Vivien Thomas graduated from Nashville's Pearl High School in 1929. At the time, it was the only high school for African Americans in Middle Tennessee. His goal was to attend medical school, but he lost all of his college savings when the stock market crashed that same year. A friend suggested he apply for a lab technician job at the nearby medical school at Vanderbilt University. The school was all-white and would never admit him as a student, but he could get experience in the medical field and bring him closer to his dream.
"Partners of the Heart"
In his new job, Thomas worked for the cardiology (study of the heart) researcher Dr. Alfred Blalock. Thomas was brilliant and quickly learned complex surgery techniques. Together they did groundbreaking research on blood loss and traumatic shock, all while Thomas was being paid at the rate of a janitor, because of racist job policies. When Dr. Blalock was offered a chief of surgery job at Johns Hopkins University in Baltimore, he made sure Thomas was also hired, and they relocated in 1941.
The research of Vivien Thomas was key to advancing heart surgery, which was an unpopular and feared practice at the time. He developed a corrective surgery for babies with the deadly heart defect known as "blue baby syndrome," and another type of surgery for improving blood circulation. He trained young medical students in his surgery techniques and was considered a legend for his precision and skill. While he gained tremendous respect by his colleagues, he still was not paid fairly because of his race, and his name was often left out of research articles. Thomas remained at Johns Hopkins and eventually became a lab director and member of the faculty, serving as a mentor to the school's first African American medical students admitted in the mid 1960's.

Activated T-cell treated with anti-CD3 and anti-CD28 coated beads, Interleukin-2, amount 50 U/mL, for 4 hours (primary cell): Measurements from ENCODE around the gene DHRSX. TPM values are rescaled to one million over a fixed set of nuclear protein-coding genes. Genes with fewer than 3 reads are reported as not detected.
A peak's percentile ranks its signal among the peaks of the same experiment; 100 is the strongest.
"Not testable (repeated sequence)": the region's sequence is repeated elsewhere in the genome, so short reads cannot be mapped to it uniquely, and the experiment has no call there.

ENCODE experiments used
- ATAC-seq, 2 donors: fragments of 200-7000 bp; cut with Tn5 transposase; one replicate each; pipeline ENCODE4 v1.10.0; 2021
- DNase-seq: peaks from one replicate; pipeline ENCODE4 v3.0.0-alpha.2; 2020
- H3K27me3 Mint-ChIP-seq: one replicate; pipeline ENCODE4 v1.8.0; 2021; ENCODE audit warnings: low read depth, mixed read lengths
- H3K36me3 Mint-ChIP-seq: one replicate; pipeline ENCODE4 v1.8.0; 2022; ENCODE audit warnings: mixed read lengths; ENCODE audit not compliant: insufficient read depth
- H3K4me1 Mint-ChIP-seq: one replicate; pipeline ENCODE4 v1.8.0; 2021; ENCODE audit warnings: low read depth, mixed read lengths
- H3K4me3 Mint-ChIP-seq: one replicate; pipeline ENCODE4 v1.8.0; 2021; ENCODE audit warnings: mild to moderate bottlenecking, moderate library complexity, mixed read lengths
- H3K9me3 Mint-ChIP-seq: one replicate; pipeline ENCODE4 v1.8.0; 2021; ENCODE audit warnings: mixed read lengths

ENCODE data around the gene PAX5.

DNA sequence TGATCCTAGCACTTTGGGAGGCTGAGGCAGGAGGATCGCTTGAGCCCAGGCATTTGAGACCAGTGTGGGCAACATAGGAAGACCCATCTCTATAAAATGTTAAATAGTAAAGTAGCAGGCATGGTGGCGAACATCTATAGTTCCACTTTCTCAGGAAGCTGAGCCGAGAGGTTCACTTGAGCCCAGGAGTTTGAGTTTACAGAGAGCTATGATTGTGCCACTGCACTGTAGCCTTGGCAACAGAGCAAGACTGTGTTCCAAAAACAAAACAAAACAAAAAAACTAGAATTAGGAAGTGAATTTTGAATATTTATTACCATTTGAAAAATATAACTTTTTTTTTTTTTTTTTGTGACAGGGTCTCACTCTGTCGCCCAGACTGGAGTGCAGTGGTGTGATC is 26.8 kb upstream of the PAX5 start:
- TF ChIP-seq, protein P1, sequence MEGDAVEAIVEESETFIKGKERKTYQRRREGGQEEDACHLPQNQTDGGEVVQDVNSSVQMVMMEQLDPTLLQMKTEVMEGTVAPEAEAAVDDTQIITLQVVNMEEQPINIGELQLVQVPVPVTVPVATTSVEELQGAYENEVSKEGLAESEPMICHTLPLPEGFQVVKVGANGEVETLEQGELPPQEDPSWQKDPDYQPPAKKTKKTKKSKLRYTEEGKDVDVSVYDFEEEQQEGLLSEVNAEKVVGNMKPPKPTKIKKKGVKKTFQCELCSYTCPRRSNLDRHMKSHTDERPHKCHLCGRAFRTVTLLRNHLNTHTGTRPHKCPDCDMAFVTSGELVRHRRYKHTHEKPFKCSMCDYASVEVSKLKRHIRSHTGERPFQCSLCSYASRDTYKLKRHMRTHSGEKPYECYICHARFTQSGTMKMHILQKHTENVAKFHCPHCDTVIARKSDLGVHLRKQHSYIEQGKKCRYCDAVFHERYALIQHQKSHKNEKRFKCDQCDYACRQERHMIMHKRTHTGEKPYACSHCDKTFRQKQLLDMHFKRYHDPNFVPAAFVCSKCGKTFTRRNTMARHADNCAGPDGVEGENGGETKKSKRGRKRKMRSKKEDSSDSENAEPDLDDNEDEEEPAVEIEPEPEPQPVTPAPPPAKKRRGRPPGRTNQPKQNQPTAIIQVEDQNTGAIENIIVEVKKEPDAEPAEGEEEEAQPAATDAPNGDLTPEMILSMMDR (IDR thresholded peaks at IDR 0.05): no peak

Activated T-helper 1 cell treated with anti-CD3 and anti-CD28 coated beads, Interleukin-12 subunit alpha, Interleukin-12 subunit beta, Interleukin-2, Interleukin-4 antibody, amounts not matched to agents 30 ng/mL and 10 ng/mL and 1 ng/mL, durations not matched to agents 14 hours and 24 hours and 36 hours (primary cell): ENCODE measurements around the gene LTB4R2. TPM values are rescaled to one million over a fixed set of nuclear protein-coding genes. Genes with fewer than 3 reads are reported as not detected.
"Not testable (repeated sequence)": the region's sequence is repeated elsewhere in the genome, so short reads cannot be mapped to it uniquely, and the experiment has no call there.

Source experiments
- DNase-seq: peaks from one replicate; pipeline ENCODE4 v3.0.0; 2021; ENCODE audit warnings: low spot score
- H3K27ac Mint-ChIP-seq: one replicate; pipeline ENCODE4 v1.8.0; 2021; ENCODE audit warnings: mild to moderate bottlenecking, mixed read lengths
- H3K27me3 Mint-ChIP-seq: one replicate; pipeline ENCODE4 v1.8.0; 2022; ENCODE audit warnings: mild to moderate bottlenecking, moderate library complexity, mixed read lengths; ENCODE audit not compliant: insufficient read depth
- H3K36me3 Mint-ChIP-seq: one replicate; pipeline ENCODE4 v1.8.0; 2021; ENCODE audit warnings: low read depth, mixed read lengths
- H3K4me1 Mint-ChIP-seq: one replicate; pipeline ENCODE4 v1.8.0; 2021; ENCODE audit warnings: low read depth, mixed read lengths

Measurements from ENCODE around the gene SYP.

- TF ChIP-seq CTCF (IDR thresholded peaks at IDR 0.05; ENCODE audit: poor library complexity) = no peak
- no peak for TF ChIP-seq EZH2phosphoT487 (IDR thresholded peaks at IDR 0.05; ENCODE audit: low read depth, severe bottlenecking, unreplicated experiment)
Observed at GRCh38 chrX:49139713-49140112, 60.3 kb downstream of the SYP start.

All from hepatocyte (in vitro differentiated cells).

Honoring His Legacy
Above: Tennessean clippings from June 2002.
Vivien Thomas's work with Dr. Blalock laid the groundwork for what is now modern heart surgery. Thomas wrote his autobiography in retirement, which published just days after his death in 1985. It is available for view in our Civil Rights Collection at our Main Library. In 2003, PBS aired a documentary about his life and work called Partners of the Heart, and HBO released a film adaptation in 2004 called Something the Lord Made starring Mos Def. Both are available for checkout in our collection.
Learn More About Medical Research
The All of Us Research Program is a national health study that seeks to enroll 1 million people, from diverse backgrounds, to create the world's largest health data set. This data will help medical breakthroughs happen more quickly and benefit people of all backgrounds.
clinicaltrials.gov maintains an updated list of trials that are currently enrolling participants. You can search by location and health condition, with opportunities spanning the globe.